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The consumption of meat is one of the largest contributors to emissions of greenhouse gases worldwide. This is partly indirect because 80% of for-agriculture deforestation is for the growing of fodder for farmed animals (see the sources in this post), partly more direct due to the high amounts of energy required for production and logistics of meat, partly due to rumination, partly due to other effects. For supporting research, see the answer to this and this question on Skeptics SE.

Despite all the evidence, policy discussions on reducing carbon footprints seem to be hardly about meat, if at all. Discussions seem to focus on industry, transportation, and electricity production, despite the fact that a reduction in meat consumption would have other benefits, besides a reduced carbon footprint. I speculate the reason it hasn't been discussed is because any suggestion on a meat tax would be hugely impopular with electorate.

Speculation aside, does a meat tax exist anywhere in the world? If yes, where? If no, has it been close to being introduced anywhere?

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    Yes, by "we don't want to get elected" Party. :) – user4012 Dec 18 '12 at 18:52
  • Oh, many green parties in the world propose it, and the Party for the Animals in The Netherlands has it as one of its foremost campaign-posts. – gerrit Dec 18 '12 at 19:07
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    Why is "Does a meat tax exist anywhere" not constructive? – gerrit Dec 18 '12 at 19:07
  • Why the downvote? – gerrit Dec 19 '12 at 19:39
  • beats me but I think I have invalidated the close vote via review. – user4012 Dec 20 '12 at 23:26
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In Turkey, as a legacy of its statist, centrally planned past, sales of meat and fish products are "regulated" by The General Directorate of Meat and Fish Institution.

This is the largest, if not the only, buyer of animals produced for slaughter in the Turkish market. As a state economic enterprise, its mission is defined as giving "good prices" to farmers which translates to paying more than what the farmers could obtain in a private market.

Simultaneously, the government imposes heavy taxes on imported meat so that domestic farmers' products remain attractive. The tax on imported meat varies around 100%.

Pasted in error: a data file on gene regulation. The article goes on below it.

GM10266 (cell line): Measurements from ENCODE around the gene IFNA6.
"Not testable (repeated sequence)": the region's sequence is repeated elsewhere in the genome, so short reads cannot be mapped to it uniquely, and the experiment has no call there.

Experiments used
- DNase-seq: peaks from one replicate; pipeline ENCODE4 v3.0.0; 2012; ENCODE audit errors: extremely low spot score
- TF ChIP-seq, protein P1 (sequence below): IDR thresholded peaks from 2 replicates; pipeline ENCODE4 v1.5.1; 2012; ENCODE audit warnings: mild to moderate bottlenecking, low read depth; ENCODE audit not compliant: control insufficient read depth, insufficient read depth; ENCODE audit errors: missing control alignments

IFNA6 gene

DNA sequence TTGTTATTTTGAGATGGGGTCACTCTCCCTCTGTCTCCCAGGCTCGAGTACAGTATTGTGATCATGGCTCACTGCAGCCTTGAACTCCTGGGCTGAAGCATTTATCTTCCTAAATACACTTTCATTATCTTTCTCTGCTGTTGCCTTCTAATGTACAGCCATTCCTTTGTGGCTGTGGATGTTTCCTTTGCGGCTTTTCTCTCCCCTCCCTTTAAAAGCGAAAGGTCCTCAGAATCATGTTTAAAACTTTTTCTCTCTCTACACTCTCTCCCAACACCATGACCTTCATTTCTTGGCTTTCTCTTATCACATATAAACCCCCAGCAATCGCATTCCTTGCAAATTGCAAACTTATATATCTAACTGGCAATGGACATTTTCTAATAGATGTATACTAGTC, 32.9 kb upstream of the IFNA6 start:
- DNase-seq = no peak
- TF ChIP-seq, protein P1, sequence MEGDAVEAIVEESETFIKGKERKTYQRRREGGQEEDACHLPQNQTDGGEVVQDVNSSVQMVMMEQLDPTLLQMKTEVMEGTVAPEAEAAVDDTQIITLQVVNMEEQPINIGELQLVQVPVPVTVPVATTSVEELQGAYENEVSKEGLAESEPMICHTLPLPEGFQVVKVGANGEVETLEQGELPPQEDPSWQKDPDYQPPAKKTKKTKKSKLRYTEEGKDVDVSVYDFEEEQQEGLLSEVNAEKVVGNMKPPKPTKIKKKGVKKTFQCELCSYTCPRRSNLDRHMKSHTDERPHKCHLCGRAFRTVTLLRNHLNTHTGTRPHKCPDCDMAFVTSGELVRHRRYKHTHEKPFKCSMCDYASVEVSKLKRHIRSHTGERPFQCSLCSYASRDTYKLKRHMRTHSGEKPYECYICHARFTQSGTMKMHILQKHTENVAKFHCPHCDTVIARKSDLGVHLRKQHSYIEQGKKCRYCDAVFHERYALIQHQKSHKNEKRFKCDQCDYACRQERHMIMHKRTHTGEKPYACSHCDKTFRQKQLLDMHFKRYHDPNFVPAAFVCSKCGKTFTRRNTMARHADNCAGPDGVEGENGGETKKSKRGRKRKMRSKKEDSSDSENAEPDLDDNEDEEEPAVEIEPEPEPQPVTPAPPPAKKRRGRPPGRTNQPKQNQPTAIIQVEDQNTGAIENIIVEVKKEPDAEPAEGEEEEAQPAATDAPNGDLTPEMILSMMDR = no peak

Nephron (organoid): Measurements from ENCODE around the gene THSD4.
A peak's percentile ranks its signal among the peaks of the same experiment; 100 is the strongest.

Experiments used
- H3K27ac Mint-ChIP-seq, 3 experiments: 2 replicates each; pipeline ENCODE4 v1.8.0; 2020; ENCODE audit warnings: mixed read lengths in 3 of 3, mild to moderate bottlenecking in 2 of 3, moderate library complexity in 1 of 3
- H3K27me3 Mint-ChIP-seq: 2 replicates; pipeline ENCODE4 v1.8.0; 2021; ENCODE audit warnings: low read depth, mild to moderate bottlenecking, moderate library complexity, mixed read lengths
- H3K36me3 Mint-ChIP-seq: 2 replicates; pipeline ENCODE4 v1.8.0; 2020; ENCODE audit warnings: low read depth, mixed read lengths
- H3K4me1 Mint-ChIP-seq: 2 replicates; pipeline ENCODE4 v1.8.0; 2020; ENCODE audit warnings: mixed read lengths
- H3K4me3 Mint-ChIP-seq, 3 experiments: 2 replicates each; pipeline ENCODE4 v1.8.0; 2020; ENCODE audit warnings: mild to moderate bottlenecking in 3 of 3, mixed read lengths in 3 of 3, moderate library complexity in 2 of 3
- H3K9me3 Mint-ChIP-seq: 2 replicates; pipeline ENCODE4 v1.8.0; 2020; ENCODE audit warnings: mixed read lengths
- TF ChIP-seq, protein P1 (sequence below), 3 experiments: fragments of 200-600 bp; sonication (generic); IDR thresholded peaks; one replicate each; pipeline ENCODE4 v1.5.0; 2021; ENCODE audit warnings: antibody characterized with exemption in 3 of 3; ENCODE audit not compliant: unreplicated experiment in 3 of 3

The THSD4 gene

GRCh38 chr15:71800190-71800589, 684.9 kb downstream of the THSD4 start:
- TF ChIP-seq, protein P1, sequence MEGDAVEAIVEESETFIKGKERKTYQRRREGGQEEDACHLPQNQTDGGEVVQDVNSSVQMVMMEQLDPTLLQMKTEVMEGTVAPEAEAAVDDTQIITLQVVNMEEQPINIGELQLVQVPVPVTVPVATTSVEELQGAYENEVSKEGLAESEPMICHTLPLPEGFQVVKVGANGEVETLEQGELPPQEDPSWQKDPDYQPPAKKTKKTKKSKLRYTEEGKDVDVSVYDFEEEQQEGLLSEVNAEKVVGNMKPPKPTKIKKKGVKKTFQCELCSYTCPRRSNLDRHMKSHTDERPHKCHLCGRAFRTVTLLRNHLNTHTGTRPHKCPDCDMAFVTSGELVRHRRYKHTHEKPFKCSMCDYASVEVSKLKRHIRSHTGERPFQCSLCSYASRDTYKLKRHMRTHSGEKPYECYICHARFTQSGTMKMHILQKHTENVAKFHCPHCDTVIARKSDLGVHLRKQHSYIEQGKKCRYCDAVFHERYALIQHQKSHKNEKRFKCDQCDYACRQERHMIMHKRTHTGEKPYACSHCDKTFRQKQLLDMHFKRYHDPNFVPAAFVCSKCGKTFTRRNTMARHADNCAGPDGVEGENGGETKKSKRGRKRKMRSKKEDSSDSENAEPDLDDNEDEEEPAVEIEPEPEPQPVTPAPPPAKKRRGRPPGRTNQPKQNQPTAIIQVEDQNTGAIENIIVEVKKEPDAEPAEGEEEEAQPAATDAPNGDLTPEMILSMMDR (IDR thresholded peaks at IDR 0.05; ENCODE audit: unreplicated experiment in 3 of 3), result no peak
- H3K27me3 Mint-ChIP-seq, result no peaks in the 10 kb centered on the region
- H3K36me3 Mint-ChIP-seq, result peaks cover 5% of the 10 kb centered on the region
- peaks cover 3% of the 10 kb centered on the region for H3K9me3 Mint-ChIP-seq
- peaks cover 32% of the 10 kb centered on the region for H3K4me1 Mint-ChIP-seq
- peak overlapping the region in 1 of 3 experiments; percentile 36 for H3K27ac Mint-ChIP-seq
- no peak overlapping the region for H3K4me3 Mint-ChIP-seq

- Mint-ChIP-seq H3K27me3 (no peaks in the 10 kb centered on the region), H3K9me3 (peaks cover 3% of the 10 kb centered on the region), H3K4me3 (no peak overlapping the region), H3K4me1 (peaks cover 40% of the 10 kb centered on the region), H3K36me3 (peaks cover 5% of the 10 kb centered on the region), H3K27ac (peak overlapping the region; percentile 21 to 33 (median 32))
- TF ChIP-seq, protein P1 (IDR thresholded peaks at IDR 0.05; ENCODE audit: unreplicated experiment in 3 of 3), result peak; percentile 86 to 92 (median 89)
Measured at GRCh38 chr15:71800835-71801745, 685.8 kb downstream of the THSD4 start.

This two pronged mechanism ensures that Turkish consumers pay more for all kinds of meat than they otherwise would. Therefore, economically, it is equivalent to a tax, except that it is hard to gauge the exact rate because there hasn't ever been much of a free market in meat and other food items in Turkey (except, possibly, for a brief period in the mid-90s).

In the United States, ethanol subsidies make it more expensive to feed cattle. The effect is economically equivalent to a tax on meat.

  • Interesting. Of course, agriculture in the EU is also heavily subsidised. I don't know about the US, but I'd be surprised if it was very different. – gerrit Dec 19 '12 at 1:02
  • I am not going to try to reverse the edits, however, please note that what you deleted is standard economic thinking, not opinion. It is a fact that taxes and subsidies don't disappear just because they cannot be rationalized using economic criteria. They persist because a small group benefits at the expense of a larger group, directly and indirectly. Usually, such policies are justified in terms of a greater good, but they regularly benefit only a few. – Sinan Ünür Dec 20 '12 at 19:16
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There doesn't appear to have been a tax on meat by any country (yet), but there are related taxes that have appeared:

  • The korobka in Russia was a tax on meat prepared in a kosher way, and on this same meat when purchased.
  • Some Jewish communities imposed a meat tax for communial purposes.

There are also some meat taxes in consideration:

  • The UK is considering taxes on meat pies and some other meat based goods.
  • Russia is considering a tax on unhealthy meats
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    ... because taxes on vodka were so greatly effective at combatting alcoholism there :) – user4012 Dec 19 '12 at 19:43
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Denmark recently introduced and abandoned tax on sugar and fat to encourage people to live healthier. The administrative costs were massive, though.

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    Could you please add a source to your claim? Links have the syntax of [title](link) – Sven Clement Dec 21 '12 at 9:40

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